Our major stop for the day was at the mighty Chambord Chateau. This huge palace was built for the famous Francois Ist and it would have been quite an impressive castle if the designers had quit while they were ahead and not been tempted to add dozens of hideous towers and turrets all over the roof. They looked like some sort of malignant skin tags that had grown uncontrolled on the top of the building. When I saw this building for the first time a couple of years ago, I remember thinking that it looked like the work of a manic designer. On this second visit my opinion had not changed.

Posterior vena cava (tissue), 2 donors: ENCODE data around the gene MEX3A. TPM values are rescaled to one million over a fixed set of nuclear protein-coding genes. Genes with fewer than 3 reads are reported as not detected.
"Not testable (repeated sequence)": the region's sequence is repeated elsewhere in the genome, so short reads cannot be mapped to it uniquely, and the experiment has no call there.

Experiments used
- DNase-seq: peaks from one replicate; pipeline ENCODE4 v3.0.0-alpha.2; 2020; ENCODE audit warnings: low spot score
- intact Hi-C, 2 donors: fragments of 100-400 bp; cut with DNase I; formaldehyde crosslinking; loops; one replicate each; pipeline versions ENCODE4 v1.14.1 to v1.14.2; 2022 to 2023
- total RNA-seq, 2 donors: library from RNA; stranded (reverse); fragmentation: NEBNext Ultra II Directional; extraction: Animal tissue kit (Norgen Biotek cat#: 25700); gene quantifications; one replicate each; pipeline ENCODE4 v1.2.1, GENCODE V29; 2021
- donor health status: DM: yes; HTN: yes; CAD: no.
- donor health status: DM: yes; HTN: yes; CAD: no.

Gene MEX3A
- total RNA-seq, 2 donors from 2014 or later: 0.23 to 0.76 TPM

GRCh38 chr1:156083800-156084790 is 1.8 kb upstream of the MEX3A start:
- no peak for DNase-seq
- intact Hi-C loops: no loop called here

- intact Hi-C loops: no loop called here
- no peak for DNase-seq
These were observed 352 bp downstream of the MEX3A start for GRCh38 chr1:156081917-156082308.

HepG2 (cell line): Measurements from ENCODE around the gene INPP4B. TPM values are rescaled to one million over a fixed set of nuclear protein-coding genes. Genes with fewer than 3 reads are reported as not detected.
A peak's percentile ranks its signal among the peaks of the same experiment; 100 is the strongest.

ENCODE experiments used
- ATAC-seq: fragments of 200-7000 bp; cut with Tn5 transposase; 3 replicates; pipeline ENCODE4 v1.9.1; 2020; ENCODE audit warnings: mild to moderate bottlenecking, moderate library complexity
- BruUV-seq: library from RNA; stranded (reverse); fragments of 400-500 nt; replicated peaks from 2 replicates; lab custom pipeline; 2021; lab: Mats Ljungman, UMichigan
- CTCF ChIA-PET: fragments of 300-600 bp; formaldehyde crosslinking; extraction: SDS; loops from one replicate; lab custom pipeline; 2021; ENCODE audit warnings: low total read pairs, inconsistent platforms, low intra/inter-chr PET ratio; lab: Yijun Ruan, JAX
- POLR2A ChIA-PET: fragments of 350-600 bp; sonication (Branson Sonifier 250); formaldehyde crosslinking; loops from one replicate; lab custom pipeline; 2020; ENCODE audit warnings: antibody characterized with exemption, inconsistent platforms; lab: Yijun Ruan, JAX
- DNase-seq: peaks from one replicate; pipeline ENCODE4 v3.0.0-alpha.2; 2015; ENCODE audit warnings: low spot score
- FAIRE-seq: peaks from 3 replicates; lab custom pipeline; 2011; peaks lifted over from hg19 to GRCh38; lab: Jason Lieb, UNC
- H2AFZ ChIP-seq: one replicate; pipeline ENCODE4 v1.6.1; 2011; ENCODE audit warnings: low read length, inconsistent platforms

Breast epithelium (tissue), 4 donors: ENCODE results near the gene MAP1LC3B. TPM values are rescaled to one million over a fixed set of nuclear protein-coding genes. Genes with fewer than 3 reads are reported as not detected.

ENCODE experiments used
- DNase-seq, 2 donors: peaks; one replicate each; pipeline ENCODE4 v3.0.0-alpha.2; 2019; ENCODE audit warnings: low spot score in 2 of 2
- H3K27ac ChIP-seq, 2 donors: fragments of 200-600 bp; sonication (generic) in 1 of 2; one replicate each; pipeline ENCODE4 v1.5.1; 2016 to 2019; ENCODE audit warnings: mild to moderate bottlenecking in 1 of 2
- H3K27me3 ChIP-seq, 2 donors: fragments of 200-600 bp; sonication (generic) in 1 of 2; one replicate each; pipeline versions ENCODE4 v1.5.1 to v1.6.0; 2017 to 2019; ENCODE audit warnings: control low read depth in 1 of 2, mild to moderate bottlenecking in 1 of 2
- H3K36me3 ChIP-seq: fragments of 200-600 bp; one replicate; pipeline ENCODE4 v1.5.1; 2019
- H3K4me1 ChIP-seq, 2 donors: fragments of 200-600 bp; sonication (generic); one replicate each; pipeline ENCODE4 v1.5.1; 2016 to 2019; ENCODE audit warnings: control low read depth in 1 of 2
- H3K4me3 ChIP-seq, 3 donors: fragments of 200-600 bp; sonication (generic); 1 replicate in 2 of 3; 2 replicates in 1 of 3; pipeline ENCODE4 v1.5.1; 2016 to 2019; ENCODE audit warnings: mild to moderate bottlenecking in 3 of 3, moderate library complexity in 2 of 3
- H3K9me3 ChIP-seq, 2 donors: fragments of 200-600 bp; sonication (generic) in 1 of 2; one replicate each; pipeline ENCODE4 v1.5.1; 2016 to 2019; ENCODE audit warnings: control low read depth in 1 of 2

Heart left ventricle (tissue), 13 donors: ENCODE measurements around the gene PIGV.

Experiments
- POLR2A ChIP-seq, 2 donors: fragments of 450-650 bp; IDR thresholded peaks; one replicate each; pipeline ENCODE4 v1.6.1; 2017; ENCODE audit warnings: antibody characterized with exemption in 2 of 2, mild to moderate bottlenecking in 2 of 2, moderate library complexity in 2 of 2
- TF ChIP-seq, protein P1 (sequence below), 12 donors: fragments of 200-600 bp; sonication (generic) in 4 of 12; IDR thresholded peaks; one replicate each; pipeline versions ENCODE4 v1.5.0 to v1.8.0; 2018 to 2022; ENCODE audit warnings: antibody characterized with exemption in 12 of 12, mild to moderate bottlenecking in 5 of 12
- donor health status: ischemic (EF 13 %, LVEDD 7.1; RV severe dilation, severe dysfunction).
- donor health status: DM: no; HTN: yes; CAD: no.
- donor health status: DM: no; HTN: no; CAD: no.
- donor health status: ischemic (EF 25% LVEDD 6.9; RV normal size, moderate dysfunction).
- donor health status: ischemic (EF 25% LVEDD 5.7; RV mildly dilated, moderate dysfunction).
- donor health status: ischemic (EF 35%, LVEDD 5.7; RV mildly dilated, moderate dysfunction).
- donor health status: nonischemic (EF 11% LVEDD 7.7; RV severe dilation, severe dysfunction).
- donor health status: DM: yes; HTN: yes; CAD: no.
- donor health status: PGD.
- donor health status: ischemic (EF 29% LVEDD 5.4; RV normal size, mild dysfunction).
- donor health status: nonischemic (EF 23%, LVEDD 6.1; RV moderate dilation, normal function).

While we were sitting outside the Chateau having lunch and trying to count the turrets, I could not help but wonder how Group 2 was faring. They were following in our tyre marks one day behind, so every experience we had, they would have a similar experience on the following day. In particular, I was worried about one member of that group who had demonstrated that they had apparently not read any of my very important pre trip emails. When I was explaining to my own group members the importance of reading all email instructions carefully, one of our ladies replied that “she usually didn’t read the backs of emails”, as if that explained everything. I am still trying to figure that one out.